What do most philosophers believe? The question may only interest other philosophers—and when it comes to such esoteric concerns as the “analytic synthetic distinction,” this is probably true.Two contemporary philosophers, David Chalmers and David Bourget, decided to find out where their colleagues stood on 30 different philosophical issues by constructing a rigorous survey that ended up accounting for the views of over 3,000 professors, graduate students, and independent thinkers.
Directed by Paul Janman. With Futa Helu, 'Atolomake Helu, Sisi'uno Helu, Kik Velt.
Ancient philosophy, opera and Tongan culture come together in this intimate portrait of a teacher, his school and his people as they navigate a sea of repression and doubt in a small but troubled Pacific island kingdom.
No. It helps make us coherent to ourselves, and that’s a never-ending project.
The structure of universities demands that a field be designated as a science, a social science, or one of the humanities. This structure has ill served philosophy. It’s not a science, and it’s not a social science. Therefore it belongs, by default, to the humanities, rubbing shoulders with English literature and art history. And what are the humanities? They are premised, according to one cultural critic, Leon Wieseltier, who is among the most impassioned contemporary defenders of the humanities, on "the irreducible reality of inwardness" and are, in fact, "the study of the many expressions of that inwardness." (Wieseltier’s words were written in response to an essay by my husband, Steven Pinker.)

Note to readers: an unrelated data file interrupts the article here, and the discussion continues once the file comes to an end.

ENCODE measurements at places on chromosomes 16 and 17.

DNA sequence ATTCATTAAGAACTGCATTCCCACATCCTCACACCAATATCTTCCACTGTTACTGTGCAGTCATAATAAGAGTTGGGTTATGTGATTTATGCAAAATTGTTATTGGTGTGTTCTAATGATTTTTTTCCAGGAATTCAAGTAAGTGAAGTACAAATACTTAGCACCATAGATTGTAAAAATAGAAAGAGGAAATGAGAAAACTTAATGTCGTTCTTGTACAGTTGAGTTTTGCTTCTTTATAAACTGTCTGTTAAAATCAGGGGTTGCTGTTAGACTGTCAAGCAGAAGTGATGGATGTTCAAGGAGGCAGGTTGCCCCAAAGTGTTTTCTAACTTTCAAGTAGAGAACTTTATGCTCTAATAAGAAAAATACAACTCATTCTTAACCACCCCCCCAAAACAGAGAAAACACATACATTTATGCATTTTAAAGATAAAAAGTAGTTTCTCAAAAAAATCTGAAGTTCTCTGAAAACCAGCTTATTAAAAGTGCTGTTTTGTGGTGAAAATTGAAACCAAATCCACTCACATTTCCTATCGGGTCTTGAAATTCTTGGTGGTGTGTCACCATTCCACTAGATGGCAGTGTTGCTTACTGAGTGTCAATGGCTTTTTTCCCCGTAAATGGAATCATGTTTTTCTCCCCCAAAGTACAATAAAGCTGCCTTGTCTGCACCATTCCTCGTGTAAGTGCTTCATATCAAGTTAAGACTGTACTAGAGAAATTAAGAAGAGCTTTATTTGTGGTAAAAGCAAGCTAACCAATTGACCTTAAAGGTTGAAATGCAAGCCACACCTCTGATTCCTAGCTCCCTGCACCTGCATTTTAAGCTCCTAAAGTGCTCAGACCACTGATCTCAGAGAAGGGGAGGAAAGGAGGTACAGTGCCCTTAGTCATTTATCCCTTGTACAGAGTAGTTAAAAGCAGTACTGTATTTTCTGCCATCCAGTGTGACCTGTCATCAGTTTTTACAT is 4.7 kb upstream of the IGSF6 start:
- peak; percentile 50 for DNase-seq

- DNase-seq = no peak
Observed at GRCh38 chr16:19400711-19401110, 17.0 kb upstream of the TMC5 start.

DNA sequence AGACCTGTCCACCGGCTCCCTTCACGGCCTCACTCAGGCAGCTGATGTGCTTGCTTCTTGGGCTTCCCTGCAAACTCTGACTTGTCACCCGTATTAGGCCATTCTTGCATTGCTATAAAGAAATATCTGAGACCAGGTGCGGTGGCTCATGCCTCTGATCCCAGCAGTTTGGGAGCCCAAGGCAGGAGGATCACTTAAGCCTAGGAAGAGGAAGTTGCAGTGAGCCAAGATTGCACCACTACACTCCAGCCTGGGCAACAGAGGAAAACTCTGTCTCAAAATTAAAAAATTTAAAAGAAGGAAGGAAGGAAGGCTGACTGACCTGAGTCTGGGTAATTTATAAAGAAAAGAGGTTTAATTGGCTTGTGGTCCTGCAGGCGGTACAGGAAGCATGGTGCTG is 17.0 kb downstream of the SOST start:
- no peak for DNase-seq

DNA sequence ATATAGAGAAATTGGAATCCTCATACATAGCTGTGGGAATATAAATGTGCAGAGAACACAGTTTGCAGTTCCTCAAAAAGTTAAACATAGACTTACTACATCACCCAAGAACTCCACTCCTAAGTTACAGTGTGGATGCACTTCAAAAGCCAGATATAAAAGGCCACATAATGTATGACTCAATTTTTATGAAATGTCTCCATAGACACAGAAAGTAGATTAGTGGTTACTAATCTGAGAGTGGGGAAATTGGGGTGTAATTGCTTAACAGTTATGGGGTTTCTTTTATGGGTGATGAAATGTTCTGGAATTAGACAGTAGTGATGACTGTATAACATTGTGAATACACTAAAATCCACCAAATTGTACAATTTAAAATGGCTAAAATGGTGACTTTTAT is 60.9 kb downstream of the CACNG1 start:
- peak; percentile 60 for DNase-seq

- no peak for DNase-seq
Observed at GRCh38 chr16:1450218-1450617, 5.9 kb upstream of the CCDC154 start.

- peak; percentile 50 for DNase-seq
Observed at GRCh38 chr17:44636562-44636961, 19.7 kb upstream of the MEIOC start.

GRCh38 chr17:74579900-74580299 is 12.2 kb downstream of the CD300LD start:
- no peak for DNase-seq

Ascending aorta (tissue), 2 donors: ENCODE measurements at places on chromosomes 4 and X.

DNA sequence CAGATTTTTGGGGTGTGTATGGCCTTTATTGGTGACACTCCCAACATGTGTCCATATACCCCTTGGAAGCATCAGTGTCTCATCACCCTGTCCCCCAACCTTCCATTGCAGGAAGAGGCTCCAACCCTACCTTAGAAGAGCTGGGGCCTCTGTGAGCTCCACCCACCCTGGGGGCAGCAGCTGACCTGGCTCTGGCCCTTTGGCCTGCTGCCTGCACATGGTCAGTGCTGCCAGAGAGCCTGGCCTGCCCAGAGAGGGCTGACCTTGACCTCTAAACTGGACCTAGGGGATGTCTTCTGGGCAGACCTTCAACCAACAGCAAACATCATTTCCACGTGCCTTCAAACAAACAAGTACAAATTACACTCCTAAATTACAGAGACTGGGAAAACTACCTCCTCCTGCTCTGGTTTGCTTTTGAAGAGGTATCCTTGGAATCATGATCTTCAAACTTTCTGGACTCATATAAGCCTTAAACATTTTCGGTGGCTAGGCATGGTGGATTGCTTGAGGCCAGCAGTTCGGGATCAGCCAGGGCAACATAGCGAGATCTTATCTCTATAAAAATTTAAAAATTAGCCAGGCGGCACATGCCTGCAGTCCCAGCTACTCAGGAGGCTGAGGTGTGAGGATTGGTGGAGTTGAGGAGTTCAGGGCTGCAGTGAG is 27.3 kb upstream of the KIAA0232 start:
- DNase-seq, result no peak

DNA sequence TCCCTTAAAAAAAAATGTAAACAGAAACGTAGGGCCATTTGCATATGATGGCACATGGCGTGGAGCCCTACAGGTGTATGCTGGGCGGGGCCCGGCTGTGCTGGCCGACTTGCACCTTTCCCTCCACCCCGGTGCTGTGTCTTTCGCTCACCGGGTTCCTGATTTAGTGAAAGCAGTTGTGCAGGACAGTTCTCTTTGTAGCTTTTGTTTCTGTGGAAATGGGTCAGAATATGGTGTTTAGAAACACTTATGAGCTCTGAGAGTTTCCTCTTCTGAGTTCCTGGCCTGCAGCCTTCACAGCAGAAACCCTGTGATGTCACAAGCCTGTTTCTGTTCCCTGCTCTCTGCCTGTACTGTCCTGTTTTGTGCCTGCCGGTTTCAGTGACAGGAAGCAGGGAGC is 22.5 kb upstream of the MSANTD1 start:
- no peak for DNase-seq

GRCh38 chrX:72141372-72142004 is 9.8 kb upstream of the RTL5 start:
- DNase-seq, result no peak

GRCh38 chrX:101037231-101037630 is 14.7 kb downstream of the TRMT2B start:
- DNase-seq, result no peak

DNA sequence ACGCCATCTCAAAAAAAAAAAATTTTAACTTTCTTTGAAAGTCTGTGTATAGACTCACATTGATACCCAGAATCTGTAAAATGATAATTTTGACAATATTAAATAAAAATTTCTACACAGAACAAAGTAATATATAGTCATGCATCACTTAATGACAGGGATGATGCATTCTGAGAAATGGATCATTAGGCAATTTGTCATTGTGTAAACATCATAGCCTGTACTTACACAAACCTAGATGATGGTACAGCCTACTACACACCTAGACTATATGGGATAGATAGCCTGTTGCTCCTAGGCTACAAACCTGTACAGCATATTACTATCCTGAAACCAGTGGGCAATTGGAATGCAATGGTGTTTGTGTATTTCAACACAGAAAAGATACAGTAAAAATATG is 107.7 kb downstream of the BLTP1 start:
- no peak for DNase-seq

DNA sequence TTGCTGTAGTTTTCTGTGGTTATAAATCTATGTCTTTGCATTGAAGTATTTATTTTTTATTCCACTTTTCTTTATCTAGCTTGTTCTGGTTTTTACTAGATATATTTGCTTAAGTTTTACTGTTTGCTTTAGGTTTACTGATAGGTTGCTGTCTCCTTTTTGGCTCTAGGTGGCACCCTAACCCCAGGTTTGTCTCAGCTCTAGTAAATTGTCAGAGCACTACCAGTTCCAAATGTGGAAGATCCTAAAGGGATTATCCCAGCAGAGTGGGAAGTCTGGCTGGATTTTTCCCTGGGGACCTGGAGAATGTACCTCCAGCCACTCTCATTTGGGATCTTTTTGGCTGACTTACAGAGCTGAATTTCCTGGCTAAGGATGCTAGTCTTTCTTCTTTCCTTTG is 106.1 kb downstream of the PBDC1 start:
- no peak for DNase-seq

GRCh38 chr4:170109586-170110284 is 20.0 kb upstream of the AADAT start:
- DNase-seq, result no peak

This definition of the humanities is arguably apposite for the study of art and literature, but most philosophers would reject it, starting with Plato himself. In fact, it sounds like a course-catalog description of the shadow studies in which the prisoners of Plato’s cave are involuntarily enrolled. The man who banished the poets from his utopia would hardly acquiesce in a view of philosophy that rendered it a species of literature. If the arguments of Plato and Descartes, Spinoza and Hume, Kant and Wittgenstein yield us nothing but expressions of our irreducible inwardness, then we can judge them only on aesthetic grounds, as we do Sophocles and Dante, Shakespeare and Milton, Virginia Woolf and James Joyce. Some philosophers might agree to the aestheticizing of the field (Martin Heidegger? Richard Rorty?), but many more would not. Henri Bergson argued that the relentless flow of time captures the essence of reality, and that, therefore, all concepts being static, distort reality. Proust channeled this conclusion into the literary techniques of In Search of Lost Time. But while we evaluate Bergson on the merits of his arguments, argumentative validity has no bearing on the accomplishment of Proust.